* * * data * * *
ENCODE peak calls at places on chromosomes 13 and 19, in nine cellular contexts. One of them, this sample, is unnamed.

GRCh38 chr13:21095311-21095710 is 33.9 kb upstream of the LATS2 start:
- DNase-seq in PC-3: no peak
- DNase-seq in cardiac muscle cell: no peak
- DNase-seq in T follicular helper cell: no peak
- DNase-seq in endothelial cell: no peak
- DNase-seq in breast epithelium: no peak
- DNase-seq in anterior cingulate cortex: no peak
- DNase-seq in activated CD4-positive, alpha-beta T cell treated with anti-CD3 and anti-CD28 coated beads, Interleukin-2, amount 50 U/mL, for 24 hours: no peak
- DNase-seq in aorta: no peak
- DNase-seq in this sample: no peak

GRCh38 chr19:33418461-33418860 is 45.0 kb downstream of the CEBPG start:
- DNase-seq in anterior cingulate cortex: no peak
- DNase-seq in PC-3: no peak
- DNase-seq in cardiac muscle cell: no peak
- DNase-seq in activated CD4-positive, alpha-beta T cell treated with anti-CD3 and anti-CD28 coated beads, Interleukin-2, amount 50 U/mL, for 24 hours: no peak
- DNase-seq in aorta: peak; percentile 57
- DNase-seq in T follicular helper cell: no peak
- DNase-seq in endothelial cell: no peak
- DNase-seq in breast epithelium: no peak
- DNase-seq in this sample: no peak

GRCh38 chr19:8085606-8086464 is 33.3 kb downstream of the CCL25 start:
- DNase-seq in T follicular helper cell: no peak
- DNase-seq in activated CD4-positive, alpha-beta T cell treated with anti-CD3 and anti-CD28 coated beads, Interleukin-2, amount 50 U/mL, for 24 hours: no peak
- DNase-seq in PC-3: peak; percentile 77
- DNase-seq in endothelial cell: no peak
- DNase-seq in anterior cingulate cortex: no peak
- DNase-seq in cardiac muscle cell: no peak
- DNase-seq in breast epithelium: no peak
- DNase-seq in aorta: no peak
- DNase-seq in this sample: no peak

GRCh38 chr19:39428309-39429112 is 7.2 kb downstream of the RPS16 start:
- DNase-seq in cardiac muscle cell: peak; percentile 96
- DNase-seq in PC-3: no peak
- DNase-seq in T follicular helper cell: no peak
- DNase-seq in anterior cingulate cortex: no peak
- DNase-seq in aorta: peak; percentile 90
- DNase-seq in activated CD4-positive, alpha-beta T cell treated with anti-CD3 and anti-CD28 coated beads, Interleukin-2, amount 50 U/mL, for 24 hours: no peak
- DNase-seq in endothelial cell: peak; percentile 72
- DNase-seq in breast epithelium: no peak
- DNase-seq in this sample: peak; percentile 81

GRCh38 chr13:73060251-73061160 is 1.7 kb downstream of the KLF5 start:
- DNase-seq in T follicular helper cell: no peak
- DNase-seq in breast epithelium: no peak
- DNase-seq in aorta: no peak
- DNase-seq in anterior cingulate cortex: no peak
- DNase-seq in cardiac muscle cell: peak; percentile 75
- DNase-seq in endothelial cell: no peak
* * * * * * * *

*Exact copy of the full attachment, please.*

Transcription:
ENCODE peak calls at places on chromosomes 13 and 19, in nine cellular contexts. One of them, this sample, is unnamed.

GRCh38 chr13:21095311-21095710 is 33.9 kb upstream of the LATS2 start:
- DNase-seq in PC-3: no peak
- DNase-seq in cardiac muscle cell: no peak
- DNase-seq in T follicular helper cell: no peak
- DNase-seq in endothelial cell: no peak
- DNase-seq in breast epithelium: no peak
- DNase-seq in anterior cingulate cortex: no peak
- DNase-seq in activated CD4-positive, alpha-beta T cell treated with anti-CD3 and anti-CD28 coated beads, Interleukin-2, amount 50 U/mL, for 24 hours: no peak
- DNase-seq in aorta: no peak
- DNase-seq in this sample: no peak

GRCh38 chr19:33418461-33418860 is 45.0 kb downstream of the CEBPG start:
- DNase-seq in anterior cingulate cortex: no peak
- DNase-seq in PC-3: no peak
- DNase-seq in cardiac muscle cell: no peak
- DNase-seq in activated CD4-positive, alpha-beta T cell treated with anti-CD3 and anti-CD28 coated beads, Interleukin-2, amount 50 U/mL, for 24 hours: no peak
- DNase-seq in aorta: peak; percentile 57
- DNase-seq in T follicular helper cell: no peak
- DNase-seq in endothelial cell: no peak
- DNase-seq in breast epithelium: no peak
- DNase-seq in this sample: no peak

GRCh38 chr19:8085606-8086464 is 33.3 kb downstream of the CCL25 start:
- DNase-seq in T follicular helper cell: no peak
- DNase-seq in activated CD4-positive, alpha-beta T cell treated with anti-CD3 and anti-CD28 coated beads, Interleukin-2, amount 50 U/mL, for 24 hours: no peak
- DNase-seq in PC-3: peak; percentile 77
- DNase-seq in endothelial cell: no peak
- DNase-seq in anterior cingulate cortex: no peak
- DNase-seq in cardiac muscle cell: no peak
- DNase-seq in breast epithelium: no peak
- DNase-seq in aorta: no peak
- DNase-seq in this sample: no peak

GRCh38 chr19:39428309-39429112 is 7.2 kb downstream of the RPS16 start:
- DNase-seq in cardiac muscle cell: peak; percentile 96
- DNase-seq in PC-3: no peak
- DNase-seq in T follicular helper cell: no peak
- DNase-seq in anterior cingulate cortex: no peak
- DNase-seq in aorta: peak; percentile 90
- DNase-seq in activated CD4-positive, alpha-beta T cell treated with anti-CD3 and anti-CD28 coated beads, Interleukin-2, amount 50 U/mL, for 24 hours: no peak
- DNase-seq in endothelial cell: peak; percentile 72
- DNase-seq in breast epithelium: no peak
- DNase-seq in this sample: peak; percentile 81

GRCh38 chr13:73060251-73061160 is 1.7 kb downstream of the KLF5 start:
- DNase-seq in T follicular helper cell: no peak
- DNase-seq in breast epithelium: no peak
- DNase-seq in aorta: no peak
- DNase-seq in anterior cingulate cortex: no peak
- DNase-seq in cardiac muscle cell: peak; percentile 75
- DNase-seq in endothelial cell: no peak